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Archive for Saturday, September 12, 1998

MOTHER NATURE

September 12, 1998

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* Now that you're living in the country, don't be surprised to see deer and other animals. Deer can cross the road unexpectedly and cause accidents. Rural development encroaches on the traditional habitat of coyotes, bobcats, rattlesnakes, prairie dogs, mosquitoes and other animals that can be dangerous. In general, it is best to enjoy wildlife at a distance. The Kansas Department of Wildlife and Parks is a good resource for information.

  • Expansive soils can buckle concrete foundations and twist steel I-beams. You can check the soil conditions on your property if you refer to the soil survey report of Douglas County.
  • The topography of the land can tell you where water will go after storms. When property owners have filled in gullies, they have found the water that drained through the gully now drains through their house.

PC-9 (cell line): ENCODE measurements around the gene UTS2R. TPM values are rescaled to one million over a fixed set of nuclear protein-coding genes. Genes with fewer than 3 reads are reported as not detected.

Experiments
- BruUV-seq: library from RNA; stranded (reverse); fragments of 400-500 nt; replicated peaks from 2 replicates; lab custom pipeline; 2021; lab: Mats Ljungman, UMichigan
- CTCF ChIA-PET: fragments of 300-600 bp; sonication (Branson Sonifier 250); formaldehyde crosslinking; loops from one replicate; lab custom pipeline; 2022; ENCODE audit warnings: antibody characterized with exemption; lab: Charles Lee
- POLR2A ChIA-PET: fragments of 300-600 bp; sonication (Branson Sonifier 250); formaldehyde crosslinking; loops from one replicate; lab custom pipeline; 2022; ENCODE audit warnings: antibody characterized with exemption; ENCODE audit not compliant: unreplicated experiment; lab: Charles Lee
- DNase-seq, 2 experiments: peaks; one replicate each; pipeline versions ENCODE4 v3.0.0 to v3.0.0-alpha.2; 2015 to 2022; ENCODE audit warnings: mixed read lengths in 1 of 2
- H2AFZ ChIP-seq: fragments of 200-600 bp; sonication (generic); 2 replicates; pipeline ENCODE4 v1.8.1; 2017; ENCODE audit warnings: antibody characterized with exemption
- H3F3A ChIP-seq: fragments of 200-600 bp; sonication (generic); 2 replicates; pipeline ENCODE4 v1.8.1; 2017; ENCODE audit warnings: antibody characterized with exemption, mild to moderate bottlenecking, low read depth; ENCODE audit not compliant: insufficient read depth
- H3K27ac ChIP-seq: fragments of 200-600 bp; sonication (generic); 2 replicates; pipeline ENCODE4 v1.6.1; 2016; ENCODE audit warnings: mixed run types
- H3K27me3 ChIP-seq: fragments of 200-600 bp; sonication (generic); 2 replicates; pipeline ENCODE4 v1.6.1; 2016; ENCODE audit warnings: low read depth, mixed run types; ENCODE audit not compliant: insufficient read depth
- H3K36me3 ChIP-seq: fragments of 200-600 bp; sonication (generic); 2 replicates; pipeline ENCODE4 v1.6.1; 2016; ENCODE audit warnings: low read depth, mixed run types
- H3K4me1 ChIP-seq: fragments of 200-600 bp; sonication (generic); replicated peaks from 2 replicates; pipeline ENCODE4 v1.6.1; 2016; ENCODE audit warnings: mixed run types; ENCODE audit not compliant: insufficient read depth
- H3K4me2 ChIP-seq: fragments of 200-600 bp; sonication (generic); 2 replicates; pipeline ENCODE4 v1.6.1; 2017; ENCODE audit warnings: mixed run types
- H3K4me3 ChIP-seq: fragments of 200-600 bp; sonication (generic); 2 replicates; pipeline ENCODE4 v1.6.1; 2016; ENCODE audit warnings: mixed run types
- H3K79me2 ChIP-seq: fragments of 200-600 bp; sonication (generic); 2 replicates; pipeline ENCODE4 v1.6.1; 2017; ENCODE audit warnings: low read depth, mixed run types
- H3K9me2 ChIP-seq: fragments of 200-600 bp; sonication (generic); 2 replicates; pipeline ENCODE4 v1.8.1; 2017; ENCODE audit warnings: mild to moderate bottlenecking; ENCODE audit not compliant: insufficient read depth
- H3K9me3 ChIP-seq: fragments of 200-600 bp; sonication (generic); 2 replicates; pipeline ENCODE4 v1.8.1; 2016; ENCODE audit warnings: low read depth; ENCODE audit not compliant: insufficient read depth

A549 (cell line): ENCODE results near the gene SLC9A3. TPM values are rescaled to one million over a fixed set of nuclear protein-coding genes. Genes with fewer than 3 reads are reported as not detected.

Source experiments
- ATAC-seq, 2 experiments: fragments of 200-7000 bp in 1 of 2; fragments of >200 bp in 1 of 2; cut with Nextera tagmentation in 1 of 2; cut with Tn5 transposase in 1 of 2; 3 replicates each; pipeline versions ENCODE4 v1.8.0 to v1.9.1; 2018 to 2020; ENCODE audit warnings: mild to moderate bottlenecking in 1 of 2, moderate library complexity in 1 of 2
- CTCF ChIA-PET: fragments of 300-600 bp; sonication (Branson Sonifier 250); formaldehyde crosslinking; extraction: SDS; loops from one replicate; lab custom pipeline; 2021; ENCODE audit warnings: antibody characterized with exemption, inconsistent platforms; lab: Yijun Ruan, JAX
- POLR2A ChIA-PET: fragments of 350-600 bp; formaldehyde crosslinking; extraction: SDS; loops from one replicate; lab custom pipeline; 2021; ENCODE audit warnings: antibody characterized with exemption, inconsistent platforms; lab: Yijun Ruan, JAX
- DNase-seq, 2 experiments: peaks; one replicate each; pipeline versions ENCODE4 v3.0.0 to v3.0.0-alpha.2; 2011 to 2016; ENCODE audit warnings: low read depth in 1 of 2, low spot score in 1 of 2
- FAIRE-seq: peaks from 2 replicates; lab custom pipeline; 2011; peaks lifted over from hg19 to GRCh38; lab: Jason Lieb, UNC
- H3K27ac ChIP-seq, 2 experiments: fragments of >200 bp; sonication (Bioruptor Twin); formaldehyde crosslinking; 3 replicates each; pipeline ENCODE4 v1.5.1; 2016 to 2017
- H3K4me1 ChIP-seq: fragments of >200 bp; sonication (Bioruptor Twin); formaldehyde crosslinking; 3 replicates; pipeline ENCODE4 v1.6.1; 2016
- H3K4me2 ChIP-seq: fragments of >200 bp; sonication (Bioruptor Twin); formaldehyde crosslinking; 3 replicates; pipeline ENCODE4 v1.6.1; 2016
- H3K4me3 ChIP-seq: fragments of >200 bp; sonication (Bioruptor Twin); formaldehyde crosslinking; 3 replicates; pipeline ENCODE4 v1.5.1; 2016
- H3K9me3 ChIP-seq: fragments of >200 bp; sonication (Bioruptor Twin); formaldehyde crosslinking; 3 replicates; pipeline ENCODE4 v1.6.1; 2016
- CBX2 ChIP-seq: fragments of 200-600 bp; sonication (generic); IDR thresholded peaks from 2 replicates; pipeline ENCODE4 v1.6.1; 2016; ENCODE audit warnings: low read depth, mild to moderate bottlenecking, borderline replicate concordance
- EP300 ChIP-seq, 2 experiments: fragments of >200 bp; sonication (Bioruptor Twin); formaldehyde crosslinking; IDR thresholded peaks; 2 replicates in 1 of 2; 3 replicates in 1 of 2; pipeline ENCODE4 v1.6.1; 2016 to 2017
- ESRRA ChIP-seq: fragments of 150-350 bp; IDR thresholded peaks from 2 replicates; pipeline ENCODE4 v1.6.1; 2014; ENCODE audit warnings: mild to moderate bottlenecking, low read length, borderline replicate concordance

• A flash flood can occur, especially during the spring and fall months, and turn a dry steam into a river.
  • Spring runoff can cause a small creek to become a major river. Many residents use sand bags to protect their homes. The county does not provide bags, equipment of people to protect private property from flooding.
  • Before you alter a watercourse or drainage area, be sure to contact the Kansas Division of Water Resources.

Source: ``Making the Most of Living in the Country,'' a publication by the Douglas County Soil Conservation District.

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